In a spot that we had covered, next to the tiny creek in tightly grazed grass an unexpected snipe popped up with its classic, “screeee, thwicka, thwicka, thwicka”.  Aside from its larger size, the call of a fleeing snipe is the one sure way to tell it apart from a killdeer.  The chosen path of the snipe is frightening for the hunter, as it begins by flying very close to the ground, at the same height of the dogs and sometimes right among them.

The bird flew clear of the dogs and Charles made the shot, with Sue on retrieve.  Right after that, a dove flew by me in range and I watched it go, choosing to focus on trying to get my first snipe.  Another shot was fired from my husband’s gun and he took down the dove, with Sue doing another great job on tracking the small bird to deliver to her master.

Our walk continued towards a small pond, where all heck broke loose.  Charles quickly bagged another snipe in the flat next to the pond and while he was busy with Sam’s retrieve, the crazy swamp creatures were zig-zagging all around above my head.  I missed several shots on snipe, while a couple of teal busted out of the pond.  Charles was lucky to be close enough to the pond to take one of the teal, which landed in the water still alive.  The injured teal made its way towards the cattails on the edge of the bank in an attempt to hide from the encroaching dogs, but Sam was able to snatch it out of the water.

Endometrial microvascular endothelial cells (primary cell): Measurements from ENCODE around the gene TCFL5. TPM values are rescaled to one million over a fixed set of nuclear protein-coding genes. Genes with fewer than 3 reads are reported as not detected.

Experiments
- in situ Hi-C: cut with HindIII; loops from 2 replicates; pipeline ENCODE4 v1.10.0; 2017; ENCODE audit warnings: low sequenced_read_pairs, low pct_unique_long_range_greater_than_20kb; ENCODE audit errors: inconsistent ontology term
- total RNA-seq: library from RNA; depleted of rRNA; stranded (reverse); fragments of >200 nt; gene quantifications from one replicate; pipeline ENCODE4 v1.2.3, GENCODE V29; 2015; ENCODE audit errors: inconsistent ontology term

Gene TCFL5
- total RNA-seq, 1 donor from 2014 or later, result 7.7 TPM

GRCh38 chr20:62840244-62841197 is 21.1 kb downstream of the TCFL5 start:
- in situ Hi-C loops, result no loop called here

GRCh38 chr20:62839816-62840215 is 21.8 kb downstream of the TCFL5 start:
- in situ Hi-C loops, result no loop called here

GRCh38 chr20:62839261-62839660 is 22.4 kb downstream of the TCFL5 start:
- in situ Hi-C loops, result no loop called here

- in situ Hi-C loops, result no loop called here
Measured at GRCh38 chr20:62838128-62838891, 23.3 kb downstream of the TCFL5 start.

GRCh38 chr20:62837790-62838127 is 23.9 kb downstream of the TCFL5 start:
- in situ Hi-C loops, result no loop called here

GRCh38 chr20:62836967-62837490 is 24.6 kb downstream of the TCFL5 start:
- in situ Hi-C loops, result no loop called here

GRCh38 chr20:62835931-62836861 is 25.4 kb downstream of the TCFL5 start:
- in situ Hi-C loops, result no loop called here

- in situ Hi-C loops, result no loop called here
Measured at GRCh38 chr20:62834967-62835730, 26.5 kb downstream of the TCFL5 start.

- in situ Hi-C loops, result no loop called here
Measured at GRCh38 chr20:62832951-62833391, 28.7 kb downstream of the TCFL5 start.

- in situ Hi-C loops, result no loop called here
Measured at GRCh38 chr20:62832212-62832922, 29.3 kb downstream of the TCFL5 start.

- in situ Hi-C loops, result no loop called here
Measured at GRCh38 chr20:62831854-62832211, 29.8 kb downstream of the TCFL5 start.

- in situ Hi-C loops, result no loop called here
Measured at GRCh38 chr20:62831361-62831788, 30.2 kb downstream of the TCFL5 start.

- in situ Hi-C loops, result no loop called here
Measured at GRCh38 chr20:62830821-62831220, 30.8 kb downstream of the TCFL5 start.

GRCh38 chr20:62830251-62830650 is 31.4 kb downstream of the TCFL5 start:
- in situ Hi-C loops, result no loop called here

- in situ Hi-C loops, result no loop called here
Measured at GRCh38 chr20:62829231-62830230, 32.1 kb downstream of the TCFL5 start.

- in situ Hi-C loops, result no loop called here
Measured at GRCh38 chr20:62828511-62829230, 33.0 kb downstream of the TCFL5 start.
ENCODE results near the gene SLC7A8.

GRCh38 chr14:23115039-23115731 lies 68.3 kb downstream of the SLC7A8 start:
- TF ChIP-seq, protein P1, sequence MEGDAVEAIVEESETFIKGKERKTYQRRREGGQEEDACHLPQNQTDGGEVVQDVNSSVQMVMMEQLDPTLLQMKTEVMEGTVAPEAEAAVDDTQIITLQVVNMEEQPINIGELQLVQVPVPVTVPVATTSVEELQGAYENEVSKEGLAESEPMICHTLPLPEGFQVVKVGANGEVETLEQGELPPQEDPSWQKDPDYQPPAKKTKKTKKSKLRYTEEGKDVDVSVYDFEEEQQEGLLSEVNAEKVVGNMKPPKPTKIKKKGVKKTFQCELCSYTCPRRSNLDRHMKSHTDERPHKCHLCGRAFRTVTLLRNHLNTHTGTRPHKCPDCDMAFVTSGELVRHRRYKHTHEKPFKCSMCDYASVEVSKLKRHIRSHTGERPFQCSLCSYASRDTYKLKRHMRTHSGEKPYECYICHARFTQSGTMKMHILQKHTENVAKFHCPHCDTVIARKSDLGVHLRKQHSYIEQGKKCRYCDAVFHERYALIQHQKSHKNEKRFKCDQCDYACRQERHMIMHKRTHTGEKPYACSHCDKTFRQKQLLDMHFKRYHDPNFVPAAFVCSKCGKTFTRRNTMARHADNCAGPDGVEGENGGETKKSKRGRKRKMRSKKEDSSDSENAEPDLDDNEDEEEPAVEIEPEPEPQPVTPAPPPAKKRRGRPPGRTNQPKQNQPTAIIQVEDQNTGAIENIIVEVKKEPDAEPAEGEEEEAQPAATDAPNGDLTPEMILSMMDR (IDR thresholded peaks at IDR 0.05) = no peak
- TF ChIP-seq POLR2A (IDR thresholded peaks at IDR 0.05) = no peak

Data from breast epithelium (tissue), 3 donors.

Close-up of a snipe, with a blue-winged teal in the background

The pond was completely shaken down, so we decided to head back to the creek area we had already covered.  I was in a hurry to cross the watery thread and thought I spotted a muddy area that was dry and vegetated enough to handle my crossing.  Epic fail!  I was immediately sucked thigh deep into the mud, both legs.  Charles was still trying to give me hand signals as to which direction we were going and began to walk off into the distance, so I had to shout him down to come and hold my gun so that I could attempt to remove myself from the gluey muck.  I wiggled and squiggled, but my cheap rubber calf boots were not budging.  My only choice was to leave the boots in the mud and concede defeat to the snipe swamp, pouting my way sock-footed towards the truck.